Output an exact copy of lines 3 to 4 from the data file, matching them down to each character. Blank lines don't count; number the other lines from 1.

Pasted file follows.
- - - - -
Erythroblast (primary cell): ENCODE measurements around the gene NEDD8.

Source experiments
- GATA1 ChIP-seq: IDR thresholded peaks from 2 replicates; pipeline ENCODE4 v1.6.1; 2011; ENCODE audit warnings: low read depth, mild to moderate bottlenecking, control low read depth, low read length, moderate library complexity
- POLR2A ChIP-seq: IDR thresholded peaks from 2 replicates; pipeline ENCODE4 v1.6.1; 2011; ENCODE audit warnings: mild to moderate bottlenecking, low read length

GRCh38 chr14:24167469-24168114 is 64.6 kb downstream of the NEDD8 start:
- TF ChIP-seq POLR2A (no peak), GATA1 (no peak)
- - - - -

- GATA1 ChIP-seq: IDR thresholded peaks from 2 replicates; pipeline ENCODE4 v1.6.1; 2011; ENCODE audit warnings: low read depth, mild to moderate bottlenecking, control low read depth, low read length, moderate library complexity
- POLR2A ChIP-seq: IDR thresholded peaks from 2 replicates; pipeline ENCODE4 v1.6.1; 2011; ENCODE audit warnings: mild to moderate bottlenecking, low read length